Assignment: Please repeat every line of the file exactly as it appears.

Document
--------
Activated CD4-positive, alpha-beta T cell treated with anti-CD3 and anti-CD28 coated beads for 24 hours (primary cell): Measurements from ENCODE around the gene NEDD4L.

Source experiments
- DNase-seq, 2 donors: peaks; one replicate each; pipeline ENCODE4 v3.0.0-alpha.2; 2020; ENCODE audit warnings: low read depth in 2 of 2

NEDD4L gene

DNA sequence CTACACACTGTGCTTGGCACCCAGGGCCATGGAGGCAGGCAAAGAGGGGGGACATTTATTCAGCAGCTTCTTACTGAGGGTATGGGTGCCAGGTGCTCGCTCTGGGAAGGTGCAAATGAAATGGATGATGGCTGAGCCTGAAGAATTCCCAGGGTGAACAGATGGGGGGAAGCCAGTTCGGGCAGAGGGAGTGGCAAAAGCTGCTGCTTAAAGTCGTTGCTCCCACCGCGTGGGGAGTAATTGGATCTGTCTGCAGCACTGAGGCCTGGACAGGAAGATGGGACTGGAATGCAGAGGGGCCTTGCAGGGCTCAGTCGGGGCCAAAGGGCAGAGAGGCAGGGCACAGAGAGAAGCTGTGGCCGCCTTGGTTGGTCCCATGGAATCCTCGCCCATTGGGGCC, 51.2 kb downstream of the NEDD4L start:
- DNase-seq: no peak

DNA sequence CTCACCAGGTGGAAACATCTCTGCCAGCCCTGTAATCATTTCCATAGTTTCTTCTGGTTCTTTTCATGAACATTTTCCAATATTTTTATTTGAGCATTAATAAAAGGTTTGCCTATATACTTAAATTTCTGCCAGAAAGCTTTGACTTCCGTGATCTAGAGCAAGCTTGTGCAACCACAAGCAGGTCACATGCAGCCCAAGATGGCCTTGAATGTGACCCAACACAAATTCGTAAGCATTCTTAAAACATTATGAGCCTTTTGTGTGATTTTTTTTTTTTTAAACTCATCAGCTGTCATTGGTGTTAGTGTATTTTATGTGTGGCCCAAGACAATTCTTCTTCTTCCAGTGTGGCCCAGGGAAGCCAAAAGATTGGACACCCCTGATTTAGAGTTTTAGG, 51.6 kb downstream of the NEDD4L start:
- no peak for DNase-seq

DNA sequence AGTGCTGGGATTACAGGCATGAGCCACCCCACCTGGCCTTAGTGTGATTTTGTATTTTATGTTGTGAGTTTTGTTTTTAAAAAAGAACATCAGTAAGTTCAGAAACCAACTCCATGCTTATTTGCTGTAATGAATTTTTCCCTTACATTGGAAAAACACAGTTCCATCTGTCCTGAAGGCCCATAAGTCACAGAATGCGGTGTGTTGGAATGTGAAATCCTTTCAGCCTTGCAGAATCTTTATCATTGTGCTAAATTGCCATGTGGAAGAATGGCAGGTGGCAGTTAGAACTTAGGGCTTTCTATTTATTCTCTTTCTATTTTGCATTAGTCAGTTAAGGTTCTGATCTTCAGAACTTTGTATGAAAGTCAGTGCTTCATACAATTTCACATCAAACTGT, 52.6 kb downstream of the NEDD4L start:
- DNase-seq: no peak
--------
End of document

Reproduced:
Activated CD4-positive, alpha-beta T cell treated with anti-CD3 and anti-CD28 coated beads for 24 hours (primary cell): Measurements from ENCODE around the gene NEDD4L.

Source experiments
- DNase-seq, 2 donors: peaks; one replicate each; pipeline ENCODE4 v3.0.0-alpha.2; 2020; ENCODE audit warnings: low read depth in 2 of 2

NEDD4L gene

DNA sequence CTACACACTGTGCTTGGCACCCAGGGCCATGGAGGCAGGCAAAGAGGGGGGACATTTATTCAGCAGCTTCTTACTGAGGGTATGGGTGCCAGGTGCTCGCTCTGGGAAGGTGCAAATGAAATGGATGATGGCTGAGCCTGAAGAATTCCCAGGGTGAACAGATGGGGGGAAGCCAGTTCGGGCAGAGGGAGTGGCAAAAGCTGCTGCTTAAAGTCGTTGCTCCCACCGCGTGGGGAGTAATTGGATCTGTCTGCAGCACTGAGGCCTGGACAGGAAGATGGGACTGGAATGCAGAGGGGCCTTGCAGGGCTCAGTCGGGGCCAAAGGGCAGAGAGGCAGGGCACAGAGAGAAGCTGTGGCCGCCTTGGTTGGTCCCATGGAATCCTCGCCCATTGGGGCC, 51.2 kb downstream of the NEDD4L start:
- DNase-seq: no peak

DNA sequence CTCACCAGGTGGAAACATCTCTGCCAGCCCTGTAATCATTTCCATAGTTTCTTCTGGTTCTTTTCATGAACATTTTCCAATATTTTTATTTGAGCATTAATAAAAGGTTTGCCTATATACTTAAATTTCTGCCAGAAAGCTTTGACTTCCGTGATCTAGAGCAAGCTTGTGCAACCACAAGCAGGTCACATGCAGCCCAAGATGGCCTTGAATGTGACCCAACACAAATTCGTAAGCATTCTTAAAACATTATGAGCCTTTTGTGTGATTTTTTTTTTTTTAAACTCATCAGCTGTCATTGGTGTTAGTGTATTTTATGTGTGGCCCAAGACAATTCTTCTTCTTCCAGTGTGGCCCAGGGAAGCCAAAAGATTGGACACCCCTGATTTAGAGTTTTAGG, 51.6 kb downstream of the NEDD4L start:
- no peak for DNase-seq

DNA sequence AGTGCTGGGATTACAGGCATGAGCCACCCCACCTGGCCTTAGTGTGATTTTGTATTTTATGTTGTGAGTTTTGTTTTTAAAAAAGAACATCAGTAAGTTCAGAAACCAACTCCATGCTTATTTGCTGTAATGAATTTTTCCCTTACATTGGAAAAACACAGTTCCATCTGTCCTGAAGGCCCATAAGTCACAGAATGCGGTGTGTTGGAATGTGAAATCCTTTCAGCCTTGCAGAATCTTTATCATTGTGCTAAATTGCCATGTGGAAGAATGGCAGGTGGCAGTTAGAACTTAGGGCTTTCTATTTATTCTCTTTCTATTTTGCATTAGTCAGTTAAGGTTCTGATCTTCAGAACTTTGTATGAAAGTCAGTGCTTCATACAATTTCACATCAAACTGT, 52.6 kb downstream of the NEDD4L start:
- DNase-seq: no peak